If you’re on any social media platform, you know that VSCO girls are taking over. Navigating Instagram or Twitter is impossible without seeing 3X t-shirt clad young girl with a Hydroflask in hand preaching “save the turtles!” So where did VSCO girls come from?
Senior Kayley Robinson recalls her first VSCO girl encounter by saying, “they weren't a thing one day and the next, you couldn't get away from them.” Kayley is right. The photo editing app, VSCO, has been around since 2012. According to their website, VSCO is an app for creators, by creators. The stereotype with VSCO is that the only people that care about editing photos and making them look good, are teenage girls. This is where the term “VSCO girl” comes from.
Go back in time to about 2013, when every white female that wore knee high riding boots, colorful scarves, and toted a Starbucks drink was “basic.” The “basic girls” of 2019, are VSCO girls. VSCO girls can be characterized by oversized t-shirts, Birkenstock sandals or Crocs, shell choker necklaces, scrunchies worn in the hair or several around the wrist, and typically carrying around a Hydroflask water bottle, according to Vox.com.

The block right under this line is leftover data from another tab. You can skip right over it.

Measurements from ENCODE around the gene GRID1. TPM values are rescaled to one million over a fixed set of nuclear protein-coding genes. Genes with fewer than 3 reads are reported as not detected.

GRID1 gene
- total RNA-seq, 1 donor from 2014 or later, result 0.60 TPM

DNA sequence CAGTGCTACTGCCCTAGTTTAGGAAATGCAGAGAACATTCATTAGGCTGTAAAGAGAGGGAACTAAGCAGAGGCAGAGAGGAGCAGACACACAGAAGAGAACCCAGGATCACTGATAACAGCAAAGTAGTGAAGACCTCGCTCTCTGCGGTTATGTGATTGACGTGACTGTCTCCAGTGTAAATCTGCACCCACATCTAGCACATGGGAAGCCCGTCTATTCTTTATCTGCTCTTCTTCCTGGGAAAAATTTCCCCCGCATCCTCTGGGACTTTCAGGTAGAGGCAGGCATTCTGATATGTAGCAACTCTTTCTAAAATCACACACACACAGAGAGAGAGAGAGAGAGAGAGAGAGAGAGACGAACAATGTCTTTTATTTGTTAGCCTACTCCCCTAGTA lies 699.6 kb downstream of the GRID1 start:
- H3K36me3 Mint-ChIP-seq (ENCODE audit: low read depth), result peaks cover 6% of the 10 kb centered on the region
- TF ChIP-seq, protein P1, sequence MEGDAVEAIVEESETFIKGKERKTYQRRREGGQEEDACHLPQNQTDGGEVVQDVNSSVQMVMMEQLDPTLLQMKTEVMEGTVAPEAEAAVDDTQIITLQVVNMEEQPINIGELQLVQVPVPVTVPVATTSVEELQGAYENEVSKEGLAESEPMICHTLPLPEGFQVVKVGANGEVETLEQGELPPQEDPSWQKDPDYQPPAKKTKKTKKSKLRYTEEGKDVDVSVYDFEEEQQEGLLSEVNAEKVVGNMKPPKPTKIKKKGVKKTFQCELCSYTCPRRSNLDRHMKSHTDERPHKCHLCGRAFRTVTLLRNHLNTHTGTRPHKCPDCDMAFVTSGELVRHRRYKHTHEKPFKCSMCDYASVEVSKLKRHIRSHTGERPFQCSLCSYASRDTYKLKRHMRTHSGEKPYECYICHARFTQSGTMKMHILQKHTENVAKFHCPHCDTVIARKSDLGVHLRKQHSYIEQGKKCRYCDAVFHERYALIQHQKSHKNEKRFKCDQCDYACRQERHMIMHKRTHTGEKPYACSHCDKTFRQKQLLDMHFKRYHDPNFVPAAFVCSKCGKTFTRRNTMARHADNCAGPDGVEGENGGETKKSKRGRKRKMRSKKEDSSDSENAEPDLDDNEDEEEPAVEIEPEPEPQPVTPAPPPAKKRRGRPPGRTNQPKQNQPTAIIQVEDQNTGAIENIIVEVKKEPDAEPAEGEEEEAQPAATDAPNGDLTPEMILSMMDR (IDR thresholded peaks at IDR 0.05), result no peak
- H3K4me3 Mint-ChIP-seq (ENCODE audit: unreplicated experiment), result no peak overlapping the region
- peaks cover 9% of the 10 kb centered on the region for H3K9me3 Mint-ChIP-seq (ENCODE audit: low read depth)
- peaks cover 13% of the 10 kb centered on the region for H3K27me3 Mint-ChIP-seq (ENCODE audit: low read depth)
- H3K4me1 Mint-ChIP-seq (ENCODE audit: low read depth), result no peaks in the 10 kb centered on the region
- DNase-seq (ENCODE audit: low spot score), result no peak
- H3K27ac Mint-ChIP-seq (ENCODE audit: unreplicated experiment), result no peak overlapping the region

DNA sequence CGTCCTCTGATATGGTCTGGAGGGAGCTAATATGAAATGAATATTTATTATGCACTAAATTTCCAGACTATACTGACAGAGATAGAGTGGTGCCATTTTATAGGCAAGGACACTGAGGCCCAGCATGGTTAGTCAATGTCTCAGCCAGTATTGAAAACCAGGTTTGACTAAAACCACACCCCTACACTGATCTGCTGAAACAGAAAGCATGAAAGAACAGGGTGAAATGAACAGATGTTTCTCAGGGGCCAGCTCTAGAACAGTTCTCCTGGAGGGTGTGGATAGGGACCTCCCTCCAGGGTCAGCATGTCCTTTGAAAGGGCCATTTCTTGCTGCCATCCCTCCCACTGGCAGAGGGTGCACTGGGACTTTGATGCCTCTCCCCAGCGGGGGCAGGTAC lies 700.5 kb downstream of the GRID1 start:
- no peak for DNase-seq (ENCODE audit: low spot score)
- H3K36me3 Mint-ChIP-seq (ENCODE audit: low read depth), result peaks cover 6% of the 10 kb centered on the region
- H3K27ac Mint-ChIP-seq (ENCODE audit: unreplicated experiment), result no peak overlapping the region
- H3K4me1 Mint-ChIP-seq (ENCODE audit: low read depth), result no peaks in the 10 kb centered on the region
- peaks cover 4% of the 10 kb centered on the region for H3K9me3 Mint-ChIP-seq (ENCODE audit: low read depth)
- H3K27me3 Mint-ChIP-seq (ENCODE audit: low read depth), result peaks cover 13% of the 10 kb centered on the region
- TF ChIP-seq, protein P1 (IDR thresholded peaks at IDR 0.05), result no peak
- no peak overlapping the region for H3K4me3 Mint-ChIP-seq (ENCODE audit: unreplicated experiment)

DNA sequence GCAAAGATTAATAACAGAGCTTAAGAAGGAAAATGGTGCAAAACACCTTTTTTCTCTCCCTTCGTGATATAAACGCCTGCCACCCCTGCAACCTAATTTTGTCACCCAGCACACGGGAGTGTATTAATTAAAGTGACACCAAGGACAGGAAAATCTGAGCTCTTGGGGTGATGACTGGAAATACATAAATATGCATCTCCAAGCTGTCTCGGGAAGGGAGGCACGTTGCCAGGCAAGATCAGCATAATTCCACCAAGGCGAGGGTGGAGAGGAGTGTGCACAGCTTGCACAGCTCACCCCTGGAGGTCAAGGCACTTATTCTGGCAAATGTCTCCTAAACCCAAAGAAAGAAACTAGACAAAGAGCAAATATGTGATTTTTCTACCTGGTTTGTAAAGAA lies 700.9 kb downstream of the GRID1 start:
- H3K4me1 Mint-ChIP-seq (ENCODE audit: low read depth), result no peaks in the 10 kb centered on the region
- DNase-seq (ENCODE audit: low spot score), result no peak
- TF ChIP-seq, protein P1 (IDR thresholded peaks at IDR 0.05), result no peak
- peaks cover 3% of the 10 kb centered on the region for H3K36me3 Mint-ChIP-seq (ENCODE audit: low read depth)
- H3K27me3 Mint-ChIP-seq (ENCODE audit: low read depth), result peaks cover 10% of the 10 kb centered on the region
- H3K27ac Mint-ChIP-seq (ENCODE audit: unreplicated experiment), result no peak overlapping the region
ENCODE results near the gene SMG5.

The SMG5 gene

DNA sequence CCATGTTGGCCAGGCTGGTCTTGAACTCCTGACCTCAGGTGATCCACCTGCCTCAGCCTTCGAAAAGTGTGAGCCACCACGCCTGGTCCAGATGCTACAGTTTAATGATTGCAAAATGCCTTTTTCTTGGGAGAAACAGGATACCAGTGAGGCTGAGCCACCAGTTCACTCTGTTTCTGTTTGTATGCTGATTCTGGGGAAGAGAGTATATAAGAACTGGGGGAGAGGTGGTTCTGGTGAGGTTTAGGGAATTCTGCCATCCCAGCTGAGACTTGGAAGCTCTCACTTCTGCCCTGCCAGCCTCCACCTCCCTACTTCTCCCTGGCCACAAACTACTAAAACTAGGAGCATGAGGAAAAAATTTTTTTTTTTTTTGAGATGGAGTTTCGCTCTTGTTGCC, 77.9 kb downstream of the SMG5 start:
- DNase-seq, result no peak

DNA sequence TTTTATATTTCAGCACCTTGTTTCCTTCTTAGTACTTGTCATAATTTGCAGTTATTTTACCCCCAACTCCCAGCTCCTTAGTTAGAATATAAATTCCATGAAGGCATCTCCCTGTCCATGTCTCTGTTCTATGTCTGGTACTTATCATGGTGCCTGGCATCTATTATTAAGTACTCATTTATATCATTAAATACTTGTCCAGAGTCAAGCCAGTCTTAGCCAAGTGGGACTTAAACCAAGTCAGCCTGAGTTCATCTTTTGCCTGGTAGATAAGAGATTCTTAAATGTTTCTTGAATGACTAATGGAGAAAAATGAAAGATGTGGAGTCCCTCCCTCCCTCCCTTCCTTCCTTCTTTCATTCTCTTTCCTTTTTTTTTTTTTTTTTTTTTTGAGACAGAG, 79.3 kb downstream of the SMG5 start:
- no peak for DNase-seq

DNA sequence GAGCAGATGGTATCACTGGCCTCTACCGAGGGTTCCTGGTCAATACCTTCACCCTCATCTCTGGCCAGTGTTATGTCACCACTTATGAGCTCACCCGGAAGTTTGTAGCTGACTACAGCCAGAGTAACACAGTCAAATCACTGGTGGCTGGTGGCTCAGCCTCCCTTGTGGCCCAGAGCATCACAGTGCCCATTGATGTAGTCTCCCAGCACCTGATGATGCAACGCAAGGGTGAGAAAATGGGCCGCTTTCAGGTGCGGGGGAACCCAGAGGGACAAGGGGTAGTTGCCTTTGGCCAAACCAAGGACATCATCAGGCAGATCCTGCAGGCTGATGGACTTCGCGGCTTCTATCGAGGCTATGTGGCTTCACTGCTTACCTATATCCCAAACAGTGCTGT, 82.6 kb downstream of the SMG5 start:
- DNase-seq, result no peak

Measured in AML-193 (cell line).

VSCO girls really came to fame with the rise of Tik Tok, a short form video app similar to Vine. Young girls made videos essentially mocking themselves by rambling about eco-friendly acts like using aluminum straws and reusable water bottles while preaching “save the turtles.” According to Vox.com, this was something for teenagers to call each other despite the fact that they themselves might share the same signifiers.
People have been wearing oversized shirts and scrunchies for decades. When Aryn Otero, junior, was asked how she felt about the trend, she said, “I’ve been wearing oversized shirts with running shorts and Vans for years and it’s just now becoming a fad. I wear them because they’re comfy and easy. I use a Hydroflask because it’s cheaper to buy a Brita filter every few months than to buy a case of water every week. So what is it’s a stereotype? I’m not going to change who I am because people make jokes out of this trend that will die out in the next few months.”